• Don’t miss the boardwalk to the Blue Hole, located next to the swimming area. This first-magnitude spring is a hidden beauty in the woods at the end of a 10-minute stroll. Snorkelers and swimmers are allowed to enter this pool and those who explore below can see the entrance to the cave system.
  • Ichetucknee Springs State Park has picnic areas, playgrounds and three nature trails.
Birds were plentiful at Ichetucknee Springs State Park on a November morning. (Photo: Bonnie Gross)
Birds were plentiful at Ichetucknee Springs State Park on a November morning. (Photo: Bonnie Gross)

Summer tubing at Ichetucknee Springs State Park

Tubing the Ichetucknee River is a summer pleasure well-known to folks from the region, especially students from the University of Florida in Gainesville, about an hour away.

Tubing here on summer weekends is so popular that the park has developed a system to handle the crowds and avoid degrading the river’s beauty, so it pays to read up on what to expect.

Here’s a Florida Rambler story on tubing the Ichetucknee and what you need to know.

A limpkin allowed kayakers to get close at Ichetucknee Springs State Park. (Photo: David Blasco)
A limpkin allowed kayakers to get close at Ichetucknee Springs State Park. (Photo: David Blasco)

What’s near Ichetucknee Springs State Park 

Camping and cabins: There is no camping in Ichetucknee, but O’Leno State Park in High Springs, 12 miles away, was ranked as one of the 100 best campgrounds by Reserve America.  The park also has cabins available for rent September through April. Read more about O’Leno SP.

Just outside the park, a private campground, Ichetucknee Family Canoe and Cabins offers camping sites and rustic cabins.

A half hour from the Ichetucknee is High Springs and the launch site for another gorgeous spring-fed kayaking spot. Here’s a Florida Rambler guide to the Santa Fe River.

An hour away from Ichetucknee are two state parks with cabins and camping that are a great base for exploring the springs of northwest Florida. Here’s a Florida Rambler story on staying on the Suwanee River in Lafayette Blue Springs State Park or Suwanee River State Park. 

Ichetucknee Springs State Park
12087 SW U.S. Highway 27
Fort White
386-497-4690

Admission: $6 per vehicle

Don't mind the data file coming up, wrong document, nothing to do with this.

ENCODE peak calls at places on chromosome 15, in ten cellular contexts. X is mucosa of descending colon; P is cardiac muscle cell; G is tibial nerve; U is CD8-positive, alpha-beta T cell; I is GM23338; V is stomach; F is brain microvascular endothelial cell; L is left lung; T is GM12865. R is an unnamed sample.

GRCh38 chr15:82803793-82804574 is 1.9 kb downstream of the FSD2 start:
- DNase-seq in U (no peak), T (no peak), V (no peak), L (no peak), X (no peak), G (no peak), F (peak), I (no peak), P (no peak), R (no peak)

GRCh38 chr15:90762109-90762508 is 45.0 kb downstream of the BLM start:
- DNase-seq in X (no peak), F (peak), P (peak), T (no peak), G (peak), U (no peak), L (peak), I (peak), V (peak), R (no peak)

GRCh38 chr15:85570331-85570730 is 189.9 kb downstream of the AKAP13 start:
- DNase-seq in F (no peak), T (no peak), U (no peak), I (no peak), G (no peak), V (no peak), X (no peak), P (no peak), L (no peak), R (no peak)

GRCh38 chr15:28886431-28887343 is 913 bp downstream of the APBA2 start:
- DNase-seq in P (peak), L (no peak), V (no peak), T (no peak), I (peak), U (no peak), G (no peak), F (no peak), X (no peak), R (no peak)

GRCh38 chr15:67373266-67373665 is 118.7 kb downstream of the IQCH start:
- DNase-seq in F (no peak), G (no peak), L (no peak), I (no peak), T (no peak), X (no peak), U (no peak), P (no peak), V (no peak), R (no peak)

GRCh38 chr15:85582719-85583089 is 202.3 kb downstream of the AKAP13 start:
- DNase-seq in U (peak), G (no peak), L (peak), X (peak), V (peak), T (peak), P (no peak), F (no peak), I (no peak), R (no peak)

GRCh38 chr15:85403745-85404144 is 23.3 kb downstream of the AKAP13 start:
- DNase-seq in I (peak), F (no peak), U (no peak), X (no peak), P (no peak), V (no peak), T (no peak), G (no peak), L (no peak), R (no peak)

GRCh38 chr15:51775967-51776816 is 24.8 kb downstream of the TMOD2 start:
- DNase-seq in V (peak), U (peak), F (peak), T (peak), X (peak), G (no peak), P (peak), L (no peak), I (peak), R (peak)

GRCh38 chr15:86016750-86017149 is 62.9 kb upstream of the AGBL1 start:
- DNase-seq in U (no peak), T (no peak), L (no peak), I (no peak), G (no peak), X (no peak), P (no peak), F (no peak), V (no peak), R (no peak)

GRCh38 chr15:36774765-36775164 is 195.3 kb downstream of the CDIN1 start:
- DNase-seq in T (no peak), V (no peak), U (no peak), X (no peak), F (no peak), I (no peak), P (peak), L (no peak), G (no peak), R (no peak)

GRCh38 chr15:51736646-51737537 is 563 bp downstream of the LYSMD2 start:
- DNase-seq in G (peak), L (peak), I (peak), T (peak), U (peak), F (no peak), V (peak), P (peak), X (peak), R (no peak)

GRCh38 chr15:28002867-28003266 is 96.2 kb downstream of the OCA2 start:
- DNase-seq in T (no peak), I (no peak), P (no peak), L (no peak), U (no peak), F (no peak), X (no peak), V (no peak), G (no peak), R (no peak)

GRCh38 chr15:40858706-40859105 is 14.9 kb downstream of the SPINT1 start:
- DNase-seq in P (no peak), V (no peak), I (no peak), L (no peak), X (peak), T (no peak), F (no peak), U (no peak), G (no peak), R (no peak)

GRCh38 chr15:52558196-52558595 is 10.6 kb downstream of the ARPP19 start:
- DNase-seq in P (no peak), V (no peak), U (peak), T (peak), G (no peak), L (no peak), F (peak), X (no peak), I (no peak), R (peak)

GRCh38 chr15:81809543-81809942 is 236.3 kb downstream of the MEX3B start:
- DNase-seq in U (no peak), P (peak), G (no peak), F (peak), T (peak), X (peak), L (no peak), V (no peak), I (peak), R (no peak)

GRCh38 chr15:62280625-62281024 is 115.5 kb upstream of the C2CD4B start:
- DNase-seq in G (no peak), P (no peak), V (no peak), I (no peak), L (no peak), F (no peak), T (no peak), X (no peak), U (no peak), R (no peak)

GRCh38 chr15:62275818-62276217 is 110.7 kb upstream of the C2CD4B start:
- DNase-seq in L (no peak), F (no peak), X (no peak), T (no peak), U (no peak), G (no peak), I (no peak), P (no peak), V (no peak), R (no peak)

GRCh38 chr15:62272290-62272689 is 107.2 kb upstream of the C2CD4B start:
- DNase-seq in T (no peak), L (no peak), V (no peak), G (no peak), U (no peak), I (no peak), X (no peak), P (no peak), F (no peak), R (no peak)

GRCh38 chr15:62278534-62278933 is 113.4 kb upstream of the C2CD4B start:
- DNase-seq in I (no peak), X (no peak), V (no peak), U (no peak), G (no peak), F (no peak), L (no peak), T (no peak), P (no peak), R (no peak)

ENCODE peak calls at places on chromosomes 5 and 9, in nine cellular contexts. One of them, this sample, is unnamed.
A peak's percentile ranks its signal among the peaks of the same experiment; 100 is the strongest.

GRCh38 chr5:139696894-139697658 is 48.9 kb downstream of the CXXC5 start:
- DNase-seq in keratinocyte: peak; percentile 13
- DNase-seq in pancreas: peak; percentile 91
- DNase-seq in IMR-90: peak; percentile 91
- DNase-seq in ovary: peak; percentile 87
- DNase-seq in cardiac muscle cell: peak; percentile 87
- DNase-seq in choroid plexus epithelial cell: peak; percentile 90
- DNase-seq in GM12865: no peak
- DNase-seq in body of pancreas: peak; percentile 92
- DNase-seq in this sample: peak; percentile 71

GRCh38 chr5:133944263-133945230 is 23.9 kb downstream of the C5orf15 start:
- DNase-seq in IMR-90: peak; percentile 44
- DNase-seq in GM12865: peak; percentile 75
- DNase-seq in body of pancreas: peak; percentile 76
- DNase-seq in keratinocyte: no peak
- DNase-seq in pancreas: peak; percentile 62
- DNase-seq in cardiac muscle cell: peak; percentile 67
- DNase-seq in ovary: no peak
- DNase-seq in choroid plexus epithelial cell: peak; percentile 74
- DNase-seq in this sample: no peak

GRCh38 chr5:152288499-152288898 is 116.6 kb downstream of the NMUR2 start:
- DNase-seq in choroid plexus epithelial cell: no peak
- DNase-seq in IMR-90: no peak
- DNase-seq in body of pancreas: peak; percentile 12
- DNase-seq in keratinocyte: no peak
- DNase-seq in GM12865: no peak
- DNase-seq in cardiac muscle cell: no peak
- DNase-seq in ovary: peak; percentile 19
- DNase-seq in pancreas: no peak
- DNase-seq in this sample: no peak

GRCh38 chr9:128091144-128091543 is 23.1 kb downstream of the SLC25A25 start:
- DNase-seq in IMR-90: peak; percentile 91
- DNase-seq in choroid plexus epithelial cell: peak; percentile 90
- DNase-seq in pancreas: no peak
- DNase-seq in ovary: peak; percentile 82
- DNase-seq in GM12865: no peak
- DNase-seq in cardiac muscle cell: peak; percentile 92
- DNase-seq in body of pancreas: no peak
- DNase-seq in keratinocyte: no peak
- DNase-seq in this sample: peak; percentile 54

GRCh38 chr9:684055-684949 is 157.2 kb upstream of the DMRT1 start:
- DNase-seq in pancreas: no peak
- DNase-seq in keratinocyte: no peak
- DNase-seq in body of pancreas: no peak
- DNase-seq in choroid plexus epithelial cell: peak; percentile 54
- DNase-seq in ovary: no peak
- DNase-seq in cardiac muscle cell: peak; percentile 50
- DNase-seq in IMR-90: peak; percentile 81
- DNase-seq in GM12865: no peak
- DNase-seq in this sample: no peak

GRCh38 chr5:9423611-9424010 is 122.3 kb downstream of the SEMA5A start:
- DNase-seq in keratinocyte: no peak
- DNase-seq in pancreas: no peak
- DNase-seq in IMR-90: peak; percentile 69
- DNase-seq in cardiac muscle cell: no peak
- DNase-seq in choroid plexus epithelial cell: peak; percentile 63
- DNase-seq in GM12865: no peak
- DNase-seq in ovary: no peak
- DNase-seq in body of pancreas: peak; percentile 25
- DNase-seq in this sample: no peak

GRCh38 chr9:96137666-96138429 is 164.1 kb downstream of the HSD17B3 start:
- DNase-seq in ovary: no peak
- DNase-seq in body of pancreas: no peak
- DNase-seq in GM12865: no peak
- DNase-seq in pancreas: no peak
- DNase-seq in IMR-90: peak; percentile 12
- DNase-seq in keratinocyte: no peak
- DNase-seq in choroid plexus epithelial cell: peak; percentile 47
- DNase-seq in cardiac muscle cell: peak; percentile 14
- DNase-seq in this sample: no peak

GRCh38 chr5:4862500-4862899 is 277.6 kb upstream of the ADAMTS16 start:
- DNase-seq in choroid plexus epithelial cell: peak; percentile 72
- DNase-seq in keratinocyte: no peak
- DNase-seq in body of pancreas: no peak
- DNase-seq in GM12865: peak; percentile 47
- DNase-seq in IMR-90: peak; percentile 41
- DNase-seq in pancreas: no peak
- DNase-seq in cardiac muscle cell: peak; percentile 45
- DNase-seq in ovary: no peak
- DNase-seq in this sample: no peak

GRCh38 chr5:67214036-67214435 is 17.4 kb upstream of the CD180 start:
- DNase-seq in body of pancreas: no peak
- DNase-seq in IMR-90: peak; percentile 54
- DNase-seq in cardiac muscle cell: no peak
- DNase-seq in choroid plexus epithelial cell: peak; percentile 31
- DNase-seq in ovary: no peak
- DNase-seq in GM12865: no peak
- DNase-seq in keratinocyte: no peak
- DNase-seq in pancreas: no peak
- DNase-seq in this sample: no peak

Park brochure (pdf)
Download and print a map of the river

 

7 Comments

  1. Nice write up. However, “A half hour from the Ichetucknee is White Springs and the launch site for another gorgeous spring-fed kayaking spot. Here’s a Florida Rambler guide to the Santa Fe River.”

    I think you mean HIGH Springs, not WHITE Springs, which is on the Suwannee River.

  2. Great article. Last year I paddled Silver Springs State Park and it was great, except for the smoke billowing from the Park Patrol boat – just awful. Saw tons of birds, alligators and several manatee. This river you describe sounds wonderful – maybe even cleaner & more pristine.

    • Mark: Those ARE two of the most beautiful rivers I’ve paddled. I don’t know which I like best! Ichetucknee is special because it is narrower and the water stays so clear for so long.

  3. I have Hobie Outback Kayaks with “flippers” underneath for propulsion. I would appreciate if you could provide info on water depth in your articles. I need around 20 inches of water to pedal. I also have a paddle, but I prefer the flippers.

    • Thanks for the feedback. That’s a good thing for us to keep in mind in our articles. The Ichetucknee water level is a little low now, but I would guess there is adequate depth. (Most places are about 6 or 8 feet deep but there are some shallower sections.) Given the fragile nature of the river, though, I’d check with the park before trekking over there to make sure your kayak is OK. (Park office: 386-497-4690.) Keep in mind, though, that you don’t really need much propulsion. It’s a perfect river to float down; minimal paddling is required.

    • I would just add one thought. While water levels are usually consistent on the immediate downstream side of springs, they vary greatly further downstream, on rivers and lakes from season to season, even day to day in some areas. At best, providing the number Mike is seeking would be a crap shoot, based on the day we visit, not the day he’s going there. We probably could include phone numbers to park rangers or links to real-time water management data, and that may be the way to handle it.